Next, enter the actual completion data for tasks that are already complete or under way. To do this, click on each task that is complete, and select Tools|Tracking|Update Tasks... In the Update Task dialog box, type the percentage of work completed or the actual finish date.

We must adjust our schedule to allow for the slippage (assuming we do not have additional people to work on this task). Here is how it can be done: Increase the time allotted to the task so that 60% of the task represents the number of days till today's date. Click on the task Conduct survey, and choose the Tools|Tracking|Update Tasks... menu item. In the Update Task dialog box, increase the Remaining Duration to 10, and click OK. The task is now going to take longer, but the completion bar is still short of today's date. Choose the Tools|Tracking|Update Tasks... menu item again, and in the Update Task dialog box, change the % Complete back to 60%. Now, the schedule is approximately as we want it:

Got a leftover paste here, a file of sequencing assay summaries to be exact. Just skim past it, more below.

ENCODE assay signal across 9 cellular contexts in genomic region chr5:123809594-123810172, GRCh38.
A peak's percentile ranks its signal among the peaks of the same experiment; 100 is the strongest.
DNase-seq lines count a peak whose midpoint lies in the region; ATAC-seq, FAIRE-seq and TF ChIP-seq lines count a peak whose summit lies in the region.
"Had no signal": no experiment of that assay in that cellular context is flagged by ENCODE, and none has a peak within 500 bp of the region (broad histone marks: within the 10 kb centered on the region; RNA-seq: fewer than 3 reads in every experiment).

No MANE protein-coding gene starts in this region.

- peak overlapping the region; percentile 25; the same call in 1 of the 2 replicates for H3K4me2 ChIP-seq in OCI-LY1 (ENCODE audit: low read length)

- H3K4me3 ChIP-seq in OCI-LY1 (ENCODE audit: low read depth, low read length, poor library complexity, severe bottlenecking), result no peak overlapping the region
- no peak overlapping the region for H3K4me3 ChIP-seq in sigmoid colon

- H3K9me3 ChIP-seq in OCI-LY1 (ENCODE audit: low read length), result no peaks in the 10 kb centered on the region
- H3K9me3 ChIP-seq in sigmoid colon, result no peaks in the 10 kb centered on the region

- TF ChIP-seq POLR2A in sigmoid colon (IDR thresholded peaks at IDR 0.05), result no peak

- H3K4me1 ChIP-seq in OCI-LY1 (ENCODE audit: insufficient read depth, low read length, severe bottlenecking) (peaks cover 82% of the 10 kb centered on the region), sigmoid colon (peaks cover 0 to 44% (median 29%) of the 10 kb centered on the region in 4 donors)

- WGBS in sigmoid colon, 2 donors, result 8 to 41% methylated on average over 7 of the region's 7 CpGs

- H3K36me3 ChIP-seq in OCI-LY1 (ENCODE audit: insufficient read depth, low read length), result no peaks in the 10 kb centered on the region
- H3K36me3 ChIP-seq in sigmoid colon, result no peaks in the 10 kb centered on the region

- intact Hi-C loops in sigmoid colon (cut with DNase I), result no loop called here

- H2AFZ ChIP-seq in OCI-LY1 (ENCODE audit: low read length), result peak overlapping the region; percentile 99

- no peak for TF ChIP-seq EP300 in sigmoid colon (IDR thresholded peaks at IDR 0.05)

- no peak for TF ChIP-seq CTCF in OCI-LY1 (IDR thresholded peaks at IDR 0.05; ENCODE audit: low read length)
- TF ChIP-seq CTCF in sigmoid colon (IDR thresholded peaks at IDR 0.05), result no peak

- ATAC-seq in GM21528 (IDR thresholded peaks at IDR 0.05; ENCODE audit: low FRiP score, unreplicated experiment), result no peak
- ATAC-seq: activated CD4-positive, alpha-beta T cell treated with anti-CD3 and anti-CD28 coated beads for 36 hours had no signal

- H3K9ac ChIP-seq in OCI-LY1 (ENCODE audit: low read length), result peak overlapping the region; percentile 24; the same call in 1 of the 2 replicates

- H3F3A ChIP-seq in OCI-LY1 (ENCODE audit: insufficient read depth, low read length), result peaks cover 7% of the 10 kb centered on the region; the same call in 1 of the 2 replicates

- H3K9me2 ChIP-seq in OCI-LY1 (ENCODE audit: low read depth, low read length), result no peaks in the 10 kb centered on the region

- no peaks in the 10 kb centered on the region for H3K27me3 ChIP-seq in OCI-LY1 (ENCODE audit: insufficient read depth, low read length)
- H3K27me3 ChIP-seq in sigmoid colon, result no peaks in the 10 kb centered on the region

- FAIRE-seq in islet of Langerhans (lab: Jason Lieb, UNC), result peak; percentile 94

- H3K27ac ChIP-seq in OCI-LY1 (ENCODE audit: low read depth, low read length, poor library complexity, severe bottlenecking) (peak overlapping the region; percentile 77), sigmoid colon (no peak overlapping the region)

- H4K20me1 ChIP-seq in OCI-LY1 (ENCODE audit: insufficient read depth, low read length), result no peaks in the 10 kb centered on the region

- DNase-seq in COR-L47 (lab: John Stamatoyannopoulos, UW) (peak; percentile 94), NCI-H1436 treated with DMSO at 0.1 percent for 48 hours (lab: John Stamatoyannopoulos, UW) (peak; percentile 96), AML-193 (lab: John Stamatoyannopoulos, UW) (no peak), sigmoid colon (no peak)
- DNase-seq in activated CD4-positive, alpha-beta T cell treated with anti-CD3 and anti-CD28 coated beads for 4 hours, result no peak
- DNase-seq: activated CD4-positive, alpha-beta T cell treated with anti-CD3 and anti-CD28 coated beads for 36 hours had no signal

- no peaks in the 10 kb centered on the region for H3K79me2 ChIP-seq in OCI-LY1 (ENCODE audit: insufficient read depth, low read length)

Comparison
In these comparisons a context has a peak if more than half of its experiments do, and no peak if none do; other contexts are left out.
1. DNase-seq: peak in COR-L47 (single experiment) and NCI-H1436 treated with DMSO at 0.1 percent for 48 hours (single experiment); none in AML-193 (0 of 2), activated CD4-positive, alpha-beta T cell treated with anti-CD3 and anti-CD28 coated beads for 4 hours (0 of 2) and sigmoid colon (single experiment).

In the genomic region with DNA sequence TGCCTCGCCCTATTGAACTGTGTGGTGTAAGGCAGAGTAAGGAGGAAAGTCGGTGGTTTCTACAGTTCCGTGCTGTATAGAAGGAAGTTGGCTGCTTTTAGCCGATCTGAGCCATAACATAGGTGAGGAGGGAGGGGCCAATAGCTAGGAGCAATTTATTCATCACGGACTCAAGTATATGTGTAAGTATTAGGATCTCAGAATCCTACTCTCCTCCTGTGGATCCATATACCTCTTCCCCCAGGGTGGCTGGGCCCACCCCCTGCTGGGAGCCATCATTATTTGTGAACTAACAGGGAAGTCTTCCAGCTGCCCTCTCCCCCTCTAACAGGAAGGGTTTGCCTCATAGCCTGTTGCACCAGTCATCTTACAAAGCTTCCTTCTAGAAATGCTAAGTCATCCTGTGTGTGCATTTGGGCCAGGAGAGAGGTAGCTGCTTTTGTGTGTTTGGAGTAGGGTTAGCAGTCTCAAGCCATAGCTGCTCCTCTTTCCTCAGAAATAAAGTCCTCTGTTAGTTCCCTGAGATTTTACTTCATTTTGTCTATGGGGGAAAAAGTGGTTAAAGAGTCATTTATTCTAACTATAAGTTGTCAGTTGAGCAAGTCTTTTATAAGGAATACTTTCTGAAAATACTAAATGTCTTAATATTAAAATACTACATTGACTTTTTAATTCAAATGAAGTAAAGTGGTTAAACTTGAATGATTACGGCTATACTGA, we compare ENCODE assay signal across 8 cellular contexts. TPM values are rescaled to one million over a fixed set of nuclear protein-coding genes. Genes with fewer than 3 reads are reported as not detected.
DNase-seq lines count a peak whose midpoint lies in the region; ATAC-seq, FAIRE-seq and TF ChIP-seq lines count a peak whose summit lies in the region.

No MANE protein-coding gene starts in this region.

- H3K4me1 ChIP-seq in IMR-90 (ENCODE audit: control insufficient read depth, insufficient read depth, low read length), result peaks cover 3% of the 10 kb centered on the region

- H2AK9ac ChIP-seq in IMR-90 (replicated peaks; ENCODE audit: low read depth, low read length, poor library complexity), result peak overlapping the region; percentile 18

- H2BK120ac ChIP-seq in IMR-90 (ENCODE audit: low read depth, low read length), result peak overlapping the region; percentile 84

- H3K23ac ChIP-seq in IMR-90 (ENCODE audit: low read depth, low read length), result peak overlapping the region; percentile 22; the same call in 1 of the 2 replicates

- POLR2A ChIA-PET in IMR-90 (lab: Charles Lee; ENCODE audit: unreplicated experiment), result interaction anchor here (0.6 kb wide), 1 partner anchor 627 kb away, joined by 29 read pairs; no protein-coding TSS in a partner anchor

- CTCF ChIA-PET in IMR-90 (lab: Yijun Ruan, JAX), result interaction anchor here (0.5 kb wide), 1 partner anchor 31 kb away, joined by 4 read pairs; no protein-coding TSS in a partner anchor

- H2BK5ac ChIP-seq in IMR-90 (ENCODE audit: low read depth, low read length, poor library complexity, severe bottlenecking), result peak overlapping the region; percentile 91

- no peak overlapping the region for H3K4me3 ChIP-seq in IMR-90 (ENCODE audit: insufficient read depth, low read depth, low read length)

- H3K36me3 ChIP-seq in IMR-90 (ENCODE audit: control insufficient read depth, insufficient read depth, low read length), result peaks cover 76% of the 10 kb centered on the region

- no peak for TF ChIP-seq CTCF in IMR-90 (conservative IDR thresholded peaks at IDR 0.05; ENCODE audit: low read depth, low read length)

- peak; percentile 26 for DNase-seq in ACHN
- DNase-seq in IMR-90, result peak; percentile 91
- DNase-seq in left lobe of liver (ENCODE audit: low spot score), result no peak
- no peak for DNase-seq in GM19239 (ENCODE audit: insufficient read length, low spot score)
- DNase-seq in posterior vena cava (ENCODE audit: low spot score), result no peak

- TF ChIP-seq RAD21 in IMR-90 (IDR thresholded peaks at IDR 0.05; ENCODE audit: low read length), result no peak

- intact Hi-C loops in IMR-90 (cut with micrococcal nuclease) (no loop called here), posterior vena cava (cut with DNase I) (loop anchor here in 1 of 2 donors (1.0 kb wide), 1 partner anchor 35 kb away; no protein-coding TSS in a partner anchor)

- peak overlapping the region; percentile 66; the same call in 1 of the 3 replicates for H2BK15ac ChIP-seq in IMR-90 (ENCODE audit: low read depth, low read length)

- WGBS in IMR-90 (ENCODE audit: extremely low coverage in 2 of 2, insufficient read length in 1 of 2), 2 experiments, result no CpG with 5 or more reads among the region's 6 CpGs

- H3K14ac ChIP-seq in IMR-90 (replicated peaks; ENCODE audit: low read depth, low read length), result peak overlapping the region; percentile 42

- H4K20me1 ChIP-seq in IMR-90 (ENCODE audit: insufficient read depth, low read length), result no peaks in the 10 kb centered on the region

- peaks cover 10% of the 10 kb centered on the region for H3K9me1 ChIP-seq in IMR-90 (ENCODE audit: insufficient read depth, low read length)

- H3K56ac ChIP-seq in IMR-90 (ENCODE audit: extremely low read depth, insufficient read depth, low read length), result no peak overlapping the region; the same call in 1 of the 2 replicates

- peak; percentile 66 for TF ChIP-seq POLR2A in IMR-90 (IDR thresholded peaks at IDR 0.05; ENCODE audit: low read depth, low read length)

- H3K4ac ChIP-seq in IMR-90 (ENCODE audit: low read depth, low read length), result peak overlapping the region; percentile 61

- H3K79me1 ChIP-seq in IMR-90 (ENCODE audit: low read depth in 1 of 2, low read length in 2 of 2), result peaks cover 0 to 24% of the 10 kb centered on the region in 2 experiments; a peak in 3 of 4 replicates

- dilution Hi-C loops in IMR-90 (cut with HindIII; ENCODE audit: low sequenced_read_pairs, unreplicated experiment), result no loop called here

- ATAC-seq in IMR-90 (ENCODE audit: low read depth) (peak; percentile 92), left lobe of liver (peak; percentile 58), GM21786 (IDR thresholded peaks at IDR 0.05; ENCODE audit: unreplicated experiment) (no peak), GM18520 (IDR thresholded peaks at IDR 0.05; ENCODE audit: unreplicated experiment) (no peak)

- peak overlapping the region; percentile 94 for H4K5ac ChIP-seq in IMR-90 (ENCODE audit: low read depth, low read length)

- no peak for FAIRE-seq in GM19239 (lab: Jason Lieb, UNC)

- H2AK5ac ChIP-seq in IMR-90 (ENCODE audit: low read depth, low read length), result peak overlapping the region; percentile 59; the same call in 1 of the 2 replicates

Choose a different view to get a better sense of how the project has changed. Choose View|More Views... In the More Views dialog box, choose Tracking Gantt Chart (this is the last in the list), and click on Apply. (You will have to change the Timescale as described earlier.) The Gantt Chart now looks as follows:

The gray bars are the baseline schedule; the upper bars are the current schedule. The impact of the work slippage is now clearly visible.

This ends the tutorial. Microsoft Project allows much more powerful planning and tracking of projects including the resources consumed in completing tasks. It also allows charts and reports to be very highly customized. I will let you discover all these features on your own.